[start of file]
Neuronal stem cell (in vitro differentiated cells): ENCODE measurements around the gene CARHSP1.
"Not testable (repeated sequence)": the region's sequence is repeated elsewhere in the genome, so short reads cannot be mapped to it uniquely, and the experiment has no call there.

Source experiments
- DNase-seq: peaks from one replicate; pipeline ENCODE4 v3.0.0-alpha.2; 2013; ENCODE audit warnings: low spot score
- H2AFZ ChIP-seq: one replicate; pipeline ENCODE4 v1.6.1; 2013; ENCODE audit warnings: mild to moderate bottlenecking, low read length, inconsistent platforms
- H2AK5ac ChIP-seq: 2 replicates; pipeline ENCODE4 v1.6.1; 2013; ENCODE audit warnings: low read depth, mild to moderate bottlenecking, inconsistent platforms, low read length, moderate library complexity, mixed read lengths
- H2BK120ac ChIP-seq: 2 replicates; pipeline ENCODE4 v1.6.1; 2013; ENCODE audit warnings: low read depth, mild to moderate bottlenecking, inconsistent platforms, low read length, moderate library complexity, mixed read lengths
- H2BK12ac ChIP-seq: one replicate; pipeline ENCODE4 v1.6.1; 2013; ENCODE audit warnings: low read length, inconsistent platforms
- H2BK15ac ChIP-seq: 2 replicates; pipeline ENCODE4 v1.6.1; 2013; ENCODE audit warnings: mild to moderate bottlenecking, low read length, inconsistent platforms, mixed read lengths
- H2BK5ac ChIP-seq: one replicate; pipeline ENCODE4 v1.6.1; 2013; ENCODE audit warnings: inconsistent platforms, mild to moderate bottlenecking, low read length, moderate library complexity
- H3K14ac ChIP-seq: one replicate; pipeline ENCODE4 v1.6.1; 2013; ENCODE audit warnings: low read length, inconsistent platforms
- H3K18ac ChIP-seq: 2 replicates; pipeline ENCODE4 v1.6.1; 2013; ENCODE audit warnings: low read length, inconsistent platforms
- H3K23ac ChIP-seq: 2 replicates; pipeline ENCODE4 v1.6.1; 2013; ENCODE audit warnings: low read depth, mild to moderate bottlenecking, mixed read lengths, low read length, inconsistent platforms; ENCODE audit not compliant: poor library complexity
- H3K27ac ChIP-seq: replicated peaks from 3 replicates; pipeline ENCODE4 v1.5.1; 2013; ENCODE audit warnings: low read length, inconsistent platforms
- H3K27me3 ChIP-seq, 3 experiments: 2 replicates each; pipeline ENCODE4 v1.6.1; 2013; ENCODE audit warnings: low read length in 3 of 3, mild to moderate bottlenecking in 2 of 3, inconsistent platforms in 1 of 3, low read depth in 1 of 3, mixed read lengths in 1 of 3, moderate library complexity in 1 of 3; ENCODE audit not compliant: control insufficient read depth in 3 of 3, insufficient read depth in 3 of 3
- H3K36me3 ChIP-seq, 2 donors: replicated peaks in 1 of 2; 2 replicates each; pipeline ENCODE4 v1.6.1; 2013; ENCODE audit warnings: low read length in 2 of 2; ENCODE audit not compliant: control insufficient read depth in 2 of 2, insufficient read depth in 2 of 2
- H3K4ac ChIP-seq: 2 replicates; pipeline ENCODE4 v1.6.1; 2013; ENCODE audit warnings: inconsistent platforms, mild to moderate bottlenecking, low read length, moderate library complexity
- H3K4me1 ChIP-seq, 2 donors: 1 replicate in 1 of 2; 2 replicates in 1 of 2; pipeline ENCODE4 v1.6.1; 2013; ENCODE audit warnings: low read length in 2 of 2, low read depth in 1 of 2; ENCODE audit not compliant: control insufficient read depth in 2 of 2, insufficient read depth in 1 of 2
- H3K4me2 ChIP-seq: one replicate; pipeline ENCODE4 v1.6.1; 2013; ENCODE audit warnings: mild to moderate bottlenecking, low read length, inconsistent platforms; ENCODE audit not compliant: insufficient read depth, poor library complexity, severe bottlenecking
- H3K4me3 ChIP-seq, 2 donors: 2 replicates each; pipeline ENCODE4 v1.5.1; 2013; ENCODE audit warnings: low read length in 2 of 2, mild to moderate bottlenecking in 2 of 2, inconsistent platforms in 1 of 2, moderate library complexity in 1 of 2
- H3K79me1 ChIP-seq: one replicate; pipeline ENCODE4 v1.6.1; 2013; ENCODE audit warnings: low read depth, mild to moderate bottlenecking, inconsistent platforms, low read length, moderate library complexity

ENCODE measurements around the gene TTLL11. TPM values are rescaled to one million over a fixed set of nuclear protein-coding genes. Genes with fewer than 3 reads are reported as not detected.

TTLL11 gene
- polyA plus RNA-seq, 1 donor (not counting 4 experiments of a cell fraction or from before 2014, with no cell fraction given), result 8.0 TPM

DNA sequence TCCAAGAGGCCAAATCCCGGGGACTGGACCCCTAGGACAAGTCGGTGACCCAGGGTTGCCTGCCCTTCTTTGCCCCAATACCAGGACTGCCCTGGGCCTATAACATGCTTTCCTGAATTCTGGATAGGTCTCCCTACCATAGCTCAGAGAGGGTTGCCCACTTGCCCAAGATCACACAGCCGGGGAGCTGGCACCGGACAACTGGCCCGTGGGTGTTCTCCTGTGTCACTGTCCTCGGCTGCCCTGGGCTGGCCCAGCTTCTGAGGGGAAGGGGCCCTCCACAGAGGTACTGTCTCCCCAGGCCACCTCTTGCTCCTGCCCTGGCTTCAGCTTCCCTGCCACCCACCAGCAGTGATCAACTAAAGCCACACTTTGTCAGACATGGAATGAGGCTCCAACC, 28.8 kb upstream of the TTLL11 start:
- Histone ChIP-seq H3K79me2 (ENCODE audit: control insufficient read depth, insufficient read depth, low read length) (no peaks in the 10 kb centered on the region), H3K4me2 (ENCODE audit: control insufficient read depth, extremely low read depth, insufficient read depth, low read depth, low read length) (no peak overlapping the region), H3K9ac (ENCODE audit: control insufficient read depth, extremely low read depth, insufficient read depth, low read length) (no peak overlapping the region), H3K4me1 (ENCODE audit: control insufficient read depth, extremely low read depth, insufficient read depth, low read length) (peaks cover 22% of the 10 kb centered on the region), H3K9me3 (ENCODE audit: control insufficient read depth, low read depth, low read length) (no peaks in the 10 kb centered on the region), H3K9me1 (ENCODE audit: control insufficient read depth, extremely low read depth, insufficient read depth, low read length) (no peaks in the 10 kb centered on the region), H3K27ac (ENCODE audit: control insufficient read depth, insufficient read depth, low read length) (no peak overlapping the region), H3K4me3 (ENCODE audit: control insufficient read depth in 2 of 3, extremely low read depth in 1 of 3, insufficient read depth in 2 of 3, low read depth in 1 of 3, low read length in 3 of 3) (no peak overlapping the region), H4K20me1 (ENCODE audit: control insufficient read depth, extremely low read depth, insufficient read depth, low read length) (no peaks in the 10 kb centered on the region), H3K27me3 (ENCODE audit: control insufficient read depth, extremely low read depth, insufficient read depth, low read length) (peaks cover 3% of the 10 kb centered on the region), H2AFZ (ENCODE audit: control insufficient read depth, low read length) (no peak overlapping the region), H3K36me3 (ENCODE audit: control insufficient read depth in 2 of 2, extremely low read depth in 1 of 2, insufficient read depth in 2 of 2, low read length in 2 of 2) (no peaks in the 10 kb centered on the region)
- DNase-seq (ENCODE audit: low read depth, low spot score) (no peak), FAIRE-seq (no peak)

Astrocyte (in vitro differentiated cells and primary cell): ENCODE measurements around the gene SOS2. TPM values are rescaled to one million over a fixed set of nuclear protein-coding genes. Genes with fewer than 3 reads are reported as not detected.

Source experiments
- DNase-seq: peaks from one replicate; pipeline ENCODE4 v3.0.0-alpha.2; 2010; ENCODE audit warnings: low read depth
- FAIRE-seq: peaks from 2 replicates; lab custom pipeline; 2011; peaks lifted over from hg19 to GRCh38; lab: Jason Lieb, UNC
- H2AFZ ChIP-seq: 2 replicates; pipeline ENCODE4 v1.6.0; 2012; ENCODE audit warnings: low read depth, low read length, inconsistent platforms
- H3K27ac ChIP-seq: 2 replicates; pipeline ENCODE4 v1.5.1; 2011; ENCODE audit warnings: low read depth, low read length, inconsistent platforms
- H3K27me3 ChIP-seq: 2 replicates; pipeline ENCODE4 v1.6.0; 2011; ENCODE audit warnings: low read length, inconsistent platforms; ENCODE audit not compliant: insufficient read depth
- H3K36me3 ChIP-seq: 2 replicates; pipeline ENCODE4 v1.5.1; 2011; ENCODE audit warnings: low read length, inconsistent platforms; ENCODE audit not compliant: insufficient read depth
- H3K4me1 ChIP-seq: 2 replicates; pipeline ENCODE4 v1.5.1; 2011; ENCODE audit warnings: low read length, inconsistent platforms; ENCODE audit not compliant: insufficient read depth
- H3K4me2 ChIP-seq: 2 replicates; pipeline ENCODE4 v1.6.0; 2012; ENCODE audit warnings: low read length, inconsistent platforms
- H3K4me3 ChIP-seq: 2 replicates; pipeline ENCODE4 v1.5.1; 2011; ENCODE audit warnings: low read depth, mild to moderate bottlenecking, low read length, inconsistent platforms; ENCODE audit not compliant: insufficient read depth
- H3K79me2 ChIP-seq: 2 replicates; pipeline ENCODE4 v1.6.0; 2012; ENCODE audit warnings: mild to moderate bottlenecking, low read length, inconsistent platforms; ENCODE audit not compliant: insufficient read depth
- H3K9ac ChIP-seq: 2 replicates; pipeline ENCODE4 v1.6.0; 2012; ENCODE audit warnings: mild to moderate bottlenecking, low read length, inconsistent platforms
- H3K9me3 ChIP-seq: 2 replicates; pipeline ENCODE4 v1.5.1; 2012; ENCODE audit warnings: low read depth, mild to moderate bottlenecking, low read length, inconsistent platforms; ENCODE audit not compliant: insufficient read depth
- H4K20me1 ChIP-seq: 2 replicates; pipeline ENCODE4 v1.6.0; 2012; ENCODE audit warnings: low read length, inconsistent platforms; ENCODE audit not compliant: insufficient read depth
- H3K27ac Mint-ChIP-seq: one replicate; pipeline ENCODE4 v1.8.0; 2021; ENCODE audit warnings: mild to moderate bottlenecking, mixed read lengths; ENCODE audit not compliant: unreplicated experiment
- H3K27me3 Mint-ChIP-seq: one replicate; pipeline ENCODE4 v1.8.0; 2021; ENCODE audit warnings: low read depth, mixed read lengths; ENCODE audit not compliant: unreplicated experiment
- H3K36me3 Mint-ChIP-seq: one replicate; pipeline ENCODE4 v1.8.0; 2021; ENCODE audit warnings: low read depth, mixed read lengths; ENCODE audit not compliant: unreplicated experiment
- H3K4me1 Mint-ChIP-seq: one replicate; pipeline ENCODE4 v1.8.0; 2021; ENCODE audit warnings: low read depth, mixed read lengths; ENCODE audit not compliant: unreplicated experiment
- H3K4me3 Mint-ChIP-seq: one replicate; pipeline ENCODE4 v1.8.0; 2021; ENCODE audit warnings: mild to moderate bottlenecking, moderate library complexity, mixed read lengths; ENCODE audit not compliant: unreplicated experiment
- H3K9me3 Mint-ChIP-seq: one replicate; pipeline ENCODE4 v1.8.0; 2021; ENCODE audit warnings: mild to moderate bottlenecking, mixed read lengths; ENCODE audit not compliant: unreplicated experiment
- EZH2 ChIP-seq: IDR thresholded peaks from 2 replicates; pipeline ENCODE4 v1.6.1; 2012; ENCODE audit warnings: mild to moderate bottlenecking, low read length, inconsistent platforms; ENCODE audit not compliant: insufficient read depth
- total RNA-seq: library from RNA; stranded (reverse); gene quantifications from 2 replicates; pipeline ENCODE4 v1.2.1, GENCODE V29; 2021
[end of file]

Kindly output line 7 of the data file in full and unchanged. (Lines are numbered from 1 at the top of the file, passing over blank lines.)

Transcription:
- H2BK120ac ChIP-seq: 2 replicates; pipeline ENCODE4 v1.6.1; 2013; ENCODE audit warnings: low read depth, mild to moderate bottlenecking, inconsistent platforms, low read length, moderate library complexity, mixed read lengths